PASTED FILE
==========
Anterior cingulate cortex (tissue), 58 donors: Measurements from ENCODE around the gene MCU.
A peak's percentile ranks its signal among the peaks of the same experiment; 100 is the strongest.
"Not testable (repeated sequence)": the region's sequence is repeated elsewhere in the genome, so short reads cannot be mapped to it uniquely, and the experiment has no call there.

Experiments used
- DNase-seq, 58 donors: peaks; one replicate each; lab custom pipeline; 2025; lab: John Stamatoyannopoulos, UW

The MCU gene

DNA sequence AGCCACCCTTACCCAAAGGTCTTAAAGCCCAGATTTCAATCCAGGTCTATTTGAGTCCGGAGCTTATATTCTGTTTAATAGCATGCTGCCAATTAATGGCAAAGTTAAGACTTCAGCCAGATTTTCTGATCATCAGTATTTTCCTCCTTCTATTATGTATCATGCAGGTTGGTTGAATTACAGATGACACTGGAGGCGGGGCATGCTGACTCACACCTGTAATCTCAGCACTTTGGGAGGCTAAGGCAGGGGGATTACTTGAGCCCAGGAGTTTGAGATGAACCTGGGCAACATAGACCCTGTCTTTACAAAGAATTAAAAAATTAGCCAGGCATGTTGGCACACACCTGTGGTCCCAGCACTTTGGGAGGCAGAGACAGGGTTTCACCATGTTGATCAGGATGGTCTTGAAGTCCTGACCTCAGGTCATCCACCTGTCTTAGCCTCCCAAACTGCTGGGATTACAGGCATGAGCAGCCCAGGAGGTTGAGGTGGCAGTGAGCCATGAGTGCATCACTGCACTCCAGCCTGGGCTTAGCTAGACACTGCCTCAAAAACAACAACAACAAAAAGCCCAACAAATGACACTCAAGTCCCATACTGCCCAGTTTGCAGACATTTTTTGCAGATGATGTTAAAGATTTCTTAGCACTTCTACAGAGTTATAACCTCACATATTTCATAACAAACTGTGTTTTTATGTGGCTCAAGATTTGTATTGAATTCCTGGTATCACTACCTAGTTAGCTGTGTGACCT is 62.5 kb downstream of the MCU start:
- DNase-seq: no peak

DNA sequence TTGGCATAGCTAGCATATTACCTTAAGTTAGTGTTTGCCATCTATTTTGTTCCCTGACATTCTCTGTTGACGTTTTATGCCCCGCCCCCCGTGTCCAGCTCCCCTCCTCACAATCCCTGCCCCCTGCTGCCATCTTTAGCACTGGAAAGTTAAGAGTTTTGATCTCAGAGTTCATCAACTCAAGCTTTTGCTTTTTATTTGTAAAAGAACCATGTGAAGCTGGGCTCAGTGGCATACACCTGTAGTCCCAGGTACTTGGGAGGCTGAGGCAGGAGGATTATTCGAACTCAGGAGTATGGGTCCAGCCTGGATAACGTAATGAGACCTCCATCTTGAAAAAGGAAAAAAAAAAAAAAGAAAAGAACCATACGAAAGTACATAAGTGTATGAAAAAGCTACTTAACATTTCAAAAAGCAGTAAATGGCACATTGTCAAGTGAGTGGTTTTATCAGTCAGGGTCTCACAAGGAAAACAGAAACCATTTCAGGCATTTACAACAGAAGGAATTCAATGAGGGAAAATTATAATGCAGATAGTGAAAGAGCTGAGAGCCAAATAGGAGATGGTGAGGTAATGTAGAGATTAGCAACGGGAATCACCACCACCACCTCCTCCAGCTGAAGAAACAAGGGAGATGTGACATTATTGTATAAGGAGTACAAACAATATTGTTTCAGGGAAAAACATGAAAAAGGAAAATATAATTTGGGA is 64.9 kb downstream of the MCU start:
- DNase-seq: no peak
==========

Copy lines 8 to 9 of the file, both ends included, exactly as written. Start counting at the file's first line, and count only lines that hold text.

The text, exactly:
- DNase-seq: no peak

DNA sequence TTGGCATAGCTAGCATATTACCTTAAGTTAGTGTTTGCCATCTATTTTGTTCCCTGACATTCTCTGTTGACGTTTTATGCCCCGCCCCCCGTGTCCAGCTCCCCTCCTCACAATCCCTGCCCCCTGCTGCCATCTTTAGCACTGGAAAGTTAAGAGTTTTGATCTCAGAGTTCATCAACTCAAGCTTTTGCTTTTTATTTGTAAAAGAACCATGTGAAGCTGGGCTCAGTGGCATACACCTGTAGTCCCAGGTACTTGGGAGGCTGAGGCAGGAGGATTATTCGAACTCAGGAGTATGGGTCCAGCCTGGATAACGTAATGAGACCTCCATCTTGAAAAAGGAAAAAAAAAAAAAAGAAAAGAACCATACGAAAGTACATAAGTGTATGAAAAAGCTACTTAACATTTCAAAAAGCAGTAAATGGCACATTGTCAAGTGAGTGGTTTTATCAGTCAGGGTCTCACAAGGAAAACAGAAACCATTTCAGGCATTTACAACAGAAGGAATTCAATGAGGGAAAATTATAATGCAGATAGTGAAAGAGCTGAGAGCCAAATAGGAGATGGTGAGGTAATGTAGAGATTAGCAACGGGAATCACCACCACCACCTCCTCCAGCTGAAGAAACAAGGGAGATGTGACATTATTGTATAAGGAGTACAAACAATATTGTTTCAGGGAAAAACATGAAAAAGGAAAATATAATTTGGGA is 64.9 kb downstream of the MCU start: